ELIXA Completed; Diabetes Drug Lixisenatide Heads Back to FDA

Miriam E Tucker

March 19, 2015

Sanofi has released top-line results of its Evaluation of Lixisenatide in Acute Coronary Syndrome (ELIXA) study, the cardiovascular-outcomes trial for its glucagonlike peptide (GLP-1) agonist for the treatment of type 2 diabetes, lixisenatide (Lyxumia).

The results show that the cardiovascular-safety profile of lixisenatide is noninferior, although not superior, to placebo for cardiovascular safety, said the company, which will present the full data at the American Diabetes Association (ADA) Scientific Sessions in Boston on June 8.

Sanofi is also is planning to resubmit its US marketing application for lixisenatide later this year, following completion of ELIXA, which began in 2010 and involved 6000 patients with recent coronary events.

Lixisenatide, a once-daily injectable agent, has been on the market in Europe, Japan, Australia, and Mexico since 2013, but Sanofi withdrew its application with the US Food and Drug Administration (FDA) that same year because at the time the ELIXA study was not yet completed and the company decided against releasing interim data.

ELIXA was designed to satisfy the FDA's 2008 requirement for cardiovascular-safety studies for all new type 2 diabetes drugs, the results of which are now starting to trickle out.

If approved in the United States, lixisenatide would be the first GLP-1 receptor agonist with long-term cardiovascular-safety data in people living with diabetes who have very high CV risk, according to a company statement.

Another cardiovascular-safety study — LEADER — with liraglutide (Victoza, Novo Nordisk), the GLP-1 agonist that has been on the market for longestis being conducted in more than 8000 patients > 60 years with cardiovascular disease, peripheral arterial disease, chronic kidney disease, or other CV risk factors and is expected to complete later this year.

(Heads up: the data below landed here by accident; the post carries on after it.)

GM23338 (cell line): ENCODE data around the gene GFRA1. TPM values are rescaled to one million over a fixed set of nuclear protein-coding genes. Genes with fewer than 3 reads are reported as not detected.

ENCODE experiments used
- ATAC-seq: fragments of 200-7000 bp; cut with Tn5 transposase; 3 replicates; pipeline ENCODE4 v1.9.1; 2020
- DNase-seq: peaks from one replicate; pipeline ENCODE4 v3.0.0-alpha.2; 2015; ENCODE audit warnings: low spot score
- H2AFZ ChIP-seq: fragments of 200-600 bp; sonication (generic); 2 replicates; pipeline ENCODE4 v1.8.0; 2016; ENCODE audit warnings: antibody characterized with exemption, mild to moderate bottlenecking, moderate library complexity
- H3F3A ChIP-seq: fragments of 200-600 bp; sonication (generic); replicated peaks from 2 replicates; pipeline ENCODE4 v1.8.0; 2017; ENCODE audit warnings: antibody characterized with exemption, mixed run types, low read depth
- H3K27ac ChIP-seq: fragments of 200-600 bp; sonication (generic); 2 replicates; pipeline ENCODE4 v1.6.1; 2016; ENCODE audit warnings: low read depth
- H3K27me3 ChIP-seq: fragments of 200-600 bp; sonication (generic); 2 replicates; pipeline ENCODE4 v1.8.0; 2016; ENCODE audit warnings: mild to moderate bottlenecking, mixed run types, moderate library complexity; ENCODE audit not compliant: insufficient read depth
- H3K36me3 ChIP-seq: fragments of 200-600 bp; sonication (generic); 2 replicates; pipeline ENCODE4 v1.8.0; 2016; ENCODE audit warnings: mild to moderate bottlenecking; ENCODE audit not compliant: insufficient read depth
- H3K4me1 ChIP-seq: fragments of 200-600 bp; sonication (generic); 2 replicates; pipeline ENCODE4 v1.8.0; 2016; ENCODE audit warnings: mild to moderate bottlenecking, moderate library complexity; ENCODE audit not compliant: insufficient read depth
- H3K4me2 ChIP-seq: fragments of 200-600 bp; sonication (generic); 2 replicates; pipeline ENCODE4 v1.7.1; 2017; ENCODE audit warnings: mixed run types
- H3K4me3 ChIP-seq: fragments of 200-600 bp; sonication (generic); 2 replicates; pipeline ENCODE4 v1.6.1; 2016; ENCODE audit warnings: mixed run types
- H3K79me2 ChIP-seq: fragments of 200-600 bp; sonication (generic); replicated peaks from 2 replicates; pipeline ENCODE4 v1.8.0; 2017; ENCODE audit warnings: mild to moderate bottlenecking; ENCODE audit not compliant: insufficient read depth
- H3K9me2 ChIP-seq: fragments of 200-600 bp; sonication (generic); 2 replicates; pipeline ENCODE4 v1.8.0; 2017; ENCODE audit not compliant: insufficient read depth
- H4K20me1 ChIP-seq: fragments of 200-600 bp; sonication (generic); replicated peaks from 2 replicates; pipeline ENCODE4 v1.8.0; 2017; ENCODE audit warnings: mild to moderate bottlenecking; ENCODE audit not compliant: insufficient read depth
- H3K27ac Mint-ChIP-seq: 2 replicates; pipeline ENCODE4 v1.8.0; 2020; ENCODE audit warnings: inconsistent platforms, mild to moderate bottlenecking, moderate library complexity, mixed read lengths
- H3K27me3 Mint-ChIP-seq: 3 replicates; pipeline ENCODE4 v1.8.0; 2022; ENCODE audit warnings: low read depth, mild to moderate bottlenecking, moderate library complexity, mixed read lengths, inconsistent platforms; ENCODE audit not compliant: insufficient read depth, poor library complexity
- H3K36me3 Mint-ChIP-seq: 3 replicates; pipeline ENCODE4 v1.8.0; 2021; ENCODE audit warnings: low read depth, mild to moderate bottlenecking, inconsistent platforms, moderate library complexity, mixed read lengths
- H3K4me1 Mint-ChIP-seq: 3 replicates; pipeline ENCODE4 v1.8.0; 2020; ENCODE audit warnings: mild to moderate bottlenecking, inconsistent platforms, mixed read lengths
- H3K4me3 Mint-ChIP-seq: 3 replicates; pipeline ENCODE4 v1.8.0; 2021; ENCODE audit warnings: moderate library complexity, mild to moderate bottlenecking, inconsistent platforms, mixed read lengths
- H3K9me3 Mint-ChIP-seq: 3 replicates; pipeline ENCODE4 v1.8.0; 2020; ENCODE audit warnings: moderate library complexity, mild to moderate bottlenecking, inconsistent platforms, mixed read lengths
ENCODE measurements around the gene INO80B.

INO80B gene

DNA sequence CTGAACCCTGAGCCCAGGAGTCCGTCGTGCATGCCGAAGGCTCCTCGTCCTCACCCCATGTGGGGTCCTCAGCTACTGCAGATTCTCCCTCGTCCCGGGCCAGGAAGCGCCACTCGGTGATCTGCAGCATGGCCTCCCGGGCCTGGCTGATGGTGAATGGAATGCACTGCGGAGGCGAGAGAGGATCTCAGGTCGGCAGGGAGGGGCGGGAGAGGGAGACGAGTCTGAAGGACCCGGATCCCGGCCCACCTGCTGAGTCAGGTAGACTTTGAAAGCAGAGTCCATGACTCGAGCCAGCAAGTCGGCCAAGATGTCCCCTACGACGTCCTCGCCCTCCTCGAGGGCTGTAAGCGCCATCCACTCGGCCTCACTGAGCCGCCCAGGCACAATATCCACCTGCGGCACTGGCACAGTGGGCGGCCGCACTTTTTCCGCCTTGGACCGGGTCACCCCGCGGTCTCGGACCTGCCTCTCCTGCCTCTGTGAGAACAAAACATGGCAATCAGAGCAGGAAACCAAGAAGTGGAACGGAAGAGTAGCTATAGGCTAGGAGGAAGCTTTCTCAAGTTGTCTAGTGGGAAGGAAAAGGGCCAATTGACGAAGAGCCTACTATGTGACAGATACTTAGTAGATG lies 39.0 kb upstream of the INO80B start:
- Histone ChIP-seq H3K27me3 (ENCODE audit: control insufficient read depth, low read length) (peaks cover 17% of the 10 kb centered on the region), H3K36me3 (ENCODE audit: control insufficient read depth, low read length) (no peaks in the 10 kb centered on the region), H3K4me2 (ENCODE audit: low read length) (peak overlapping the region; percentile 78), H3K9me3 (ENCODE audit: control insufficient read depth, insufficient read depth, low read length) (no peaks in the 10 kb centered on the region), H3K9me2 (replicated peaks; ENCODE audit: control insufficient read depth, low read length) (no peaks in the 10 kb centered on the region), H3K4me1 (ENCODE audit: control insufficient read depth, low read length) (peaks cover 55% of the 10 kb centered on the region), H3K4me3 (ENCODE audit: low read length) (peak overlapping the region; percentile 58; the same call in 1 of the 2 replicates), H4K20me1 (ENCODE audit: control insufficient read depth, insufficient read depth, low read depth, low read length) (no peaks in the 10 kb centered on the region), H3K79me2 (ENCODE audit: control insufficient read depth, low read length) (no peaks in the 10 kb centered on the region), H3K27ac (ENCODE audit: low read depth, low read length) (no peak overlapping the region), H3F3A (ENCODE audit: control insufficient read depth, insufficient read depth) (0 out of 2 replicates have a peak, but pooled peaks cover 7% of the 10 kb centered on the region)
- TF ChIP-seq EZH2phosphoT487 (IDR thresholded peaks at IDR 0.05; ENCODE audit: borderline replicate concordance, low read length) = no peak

And there are ongoing CV safety trials with other GLP-1 agonists, including SUSTAIN 6 with semaglutide (Novo Nordisk), EXSCEL with exenatide (Byetta, AstraZeneca/Bristol-Myers Squibb) and REWIND with dulaglutide (Lilly).

Sanofi is also anticipating positive news this year on its once-daily fixed combination of lixisenatide and insulin glargine (Lantus).

Results from two phase 3 clinical studies — LIXILAN-O in insulin-naive type 2 diabetes patients and LIXILAN-L for those already on basal insulin — are expected later this year, according to the company statement.

More Cardiovascular-Outcomes Data With DPP-4 Inhibitor also at ADA

Also to be reported at the ADA meeting will be the cardiovascular-outcomes trial with another type of 2 diabetes drug, the dipeptidyl peptidase-4 (DPP-4) inhibitor sitagliptin (Januvia, Merck).

The findings of that study, the Trial to Evaluate Cardiovascular Outcomes After Treatment With Sitagliptin (TECOS), are eagerly awaited because two other large outcomes trials with DPP-4 inhibitors, the Saxagliptin Assessment of Vascular Outcomes Recorded in Patients with Diabetes Mellitus-TIMI 53 (SAVOR TIMI 53) with Onglyza (Bristol-Myers Squibb/AstraZeneca) and EXAMINE with alogliptin (Nesina, Takeda Pharmaceuticals), unearthed a possible increased risk for heart failure associated with the use of these agents in patients with type 2 diabetes.

The SAVOR-TIMI 53 results showed a significantly increased risk for hospitalization for heart failure in those taking saxagliptin vs those on placebo (hazard ratio [HR], 1.27; P = .007).

Although in EXAMINE there was a trend toward a higher risk for heart-failure hospitalization in patients taking alogliptin, new data from EXAMINE do not suggest an increased risk.

On April 14, both SAVOR TIMI 53 and EXAMINE will be discussed at a US FDA advisory committee meeting.

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